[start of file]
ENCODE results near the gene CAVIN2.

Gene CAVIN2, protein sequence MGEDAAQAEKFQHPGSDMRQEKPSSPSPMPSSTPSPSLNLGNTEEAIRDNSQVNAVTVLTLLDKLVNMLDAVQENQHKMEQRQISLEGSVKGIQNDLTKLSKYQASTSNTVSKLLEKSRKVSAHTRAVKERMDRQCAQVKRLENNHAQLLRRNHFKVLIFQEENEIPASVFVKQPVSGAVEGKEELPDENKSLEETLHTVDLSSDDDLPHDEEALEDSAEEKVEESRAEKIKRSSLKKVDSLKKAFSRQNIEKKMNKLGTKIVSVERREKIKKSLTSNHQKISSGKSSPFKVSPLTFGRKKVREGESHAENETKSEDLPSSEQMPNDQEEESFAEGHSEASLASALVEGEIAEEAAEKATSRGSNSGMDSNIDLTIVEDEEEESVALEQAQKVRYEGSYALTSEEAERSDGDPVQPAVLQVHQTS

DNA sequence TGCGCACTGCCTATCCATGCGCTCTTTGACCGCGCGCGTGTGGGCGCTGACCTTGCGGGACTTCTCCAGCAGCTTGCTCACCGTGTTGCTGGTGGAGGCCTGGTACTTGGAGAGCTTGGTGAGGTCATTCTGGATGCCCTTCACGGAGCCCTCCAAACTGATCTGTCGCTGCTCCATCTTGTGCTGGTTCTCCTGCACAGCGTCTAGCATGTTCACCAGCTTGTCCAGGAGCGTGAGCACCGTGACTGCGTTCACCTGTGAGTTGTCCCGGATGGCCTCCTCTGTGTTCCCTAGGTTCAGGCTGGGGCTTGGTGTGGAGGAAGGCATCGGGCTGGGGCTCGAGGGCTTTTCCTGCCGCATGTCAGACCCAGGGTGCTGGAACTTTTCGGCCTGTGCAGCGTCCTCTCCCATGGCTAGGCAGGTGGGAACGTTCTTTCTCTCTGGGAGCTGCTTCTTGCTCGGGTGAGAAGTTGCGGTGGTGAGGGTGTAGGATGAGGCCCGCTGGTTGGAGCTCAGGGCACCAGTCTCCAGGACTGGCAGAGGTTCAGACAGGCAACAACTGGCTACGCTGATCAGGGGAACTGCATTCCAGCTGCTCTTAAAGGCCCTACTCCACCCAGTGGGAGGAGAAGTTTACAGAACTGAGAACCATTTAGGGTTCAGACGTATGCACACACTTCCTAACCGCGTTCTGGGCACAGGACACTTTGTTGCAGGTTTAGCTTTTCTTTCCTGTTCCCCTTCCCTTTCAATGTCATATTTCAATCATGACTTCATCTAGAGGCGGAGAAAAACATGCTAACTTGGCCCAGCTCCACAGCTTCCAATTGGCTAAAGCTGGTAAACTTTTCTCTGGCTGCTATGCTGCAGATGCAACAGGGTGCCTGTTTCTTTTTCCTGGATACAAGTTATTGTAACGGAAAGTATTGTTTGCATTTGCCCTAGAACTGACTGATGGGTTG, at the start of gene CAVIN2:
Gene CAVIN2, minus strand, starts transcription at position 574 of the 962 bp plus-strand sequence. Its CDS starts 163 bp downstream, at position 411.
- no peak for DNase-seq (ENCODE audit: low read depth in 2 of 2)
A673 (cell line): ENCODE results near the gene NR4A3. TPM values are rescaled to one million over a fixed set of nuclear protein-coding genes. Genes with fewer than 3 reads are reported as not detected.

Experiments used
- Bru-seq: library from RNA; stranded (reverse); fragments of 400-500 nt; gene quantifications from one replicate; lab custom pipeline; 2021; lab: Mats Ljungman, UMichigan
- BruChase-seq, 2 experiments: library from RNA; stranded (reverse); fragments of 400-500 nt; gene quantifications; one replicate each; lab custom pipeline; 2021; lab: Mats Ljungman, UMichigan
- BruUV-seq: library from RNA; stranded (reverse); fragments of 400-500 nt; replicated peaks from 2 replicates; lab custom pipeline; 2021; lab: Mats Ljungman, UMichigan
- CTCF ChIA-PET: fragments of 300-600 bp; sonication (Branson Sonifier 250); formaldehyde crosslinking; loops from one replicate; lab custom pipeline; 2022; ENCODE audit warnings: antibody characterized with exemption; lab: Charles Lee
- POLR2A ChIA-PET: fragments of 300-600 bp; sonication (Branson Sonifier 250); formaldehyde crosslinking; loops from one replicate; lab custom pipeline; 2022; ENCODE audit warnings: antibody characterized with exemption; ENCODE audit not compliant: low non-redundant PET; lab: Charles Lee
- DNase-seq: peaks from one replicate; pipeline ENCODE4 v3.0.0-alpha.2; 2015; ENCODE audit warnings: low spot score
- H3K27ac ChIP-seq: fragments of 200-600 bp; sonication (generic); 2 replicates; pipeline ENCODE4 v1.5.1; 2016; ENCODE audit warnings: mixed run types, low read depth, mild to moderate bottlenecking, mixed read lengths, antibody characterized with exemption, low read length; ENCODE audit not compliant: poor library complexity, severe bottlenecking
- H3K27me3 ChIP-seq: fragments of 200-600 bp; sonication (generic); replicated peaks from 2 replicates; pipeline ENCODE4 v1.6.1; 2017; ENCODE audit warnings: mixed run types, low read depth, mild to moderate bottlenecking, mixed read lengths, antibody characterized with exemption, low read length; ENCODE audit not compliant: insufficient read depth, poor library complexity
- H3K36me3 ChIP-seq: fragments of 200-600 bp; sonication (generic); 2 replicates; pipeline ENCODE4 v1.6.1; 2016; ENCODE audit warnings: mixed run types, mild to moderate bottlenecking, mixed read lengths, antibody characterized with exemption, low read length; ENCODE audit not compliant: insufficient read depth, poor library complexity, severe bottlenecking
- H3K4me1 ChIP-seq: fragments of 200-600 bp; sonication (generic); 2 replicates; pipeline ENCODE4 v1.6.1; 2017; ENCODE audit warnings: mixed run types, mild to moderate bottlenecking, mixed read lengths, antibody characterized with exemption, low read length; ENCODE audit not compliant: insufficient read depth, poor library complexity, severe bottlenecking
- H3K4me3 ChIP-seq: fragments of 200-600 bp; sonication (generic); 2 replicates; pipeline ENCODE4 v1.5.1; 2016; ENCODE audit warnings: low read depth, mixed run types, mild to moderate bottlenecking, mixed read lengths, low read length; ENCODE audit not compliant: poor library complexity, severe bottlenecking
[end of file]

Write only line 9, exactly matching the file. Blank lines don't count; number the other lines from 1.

- BruChase-seq, 2 experiments: library from RNA; stranded (reverse); fragments of 400-500 nt; gene quantifications; one replicate each; lab custom pipeline; 2021; lab: Mats Ljungman, UMichigan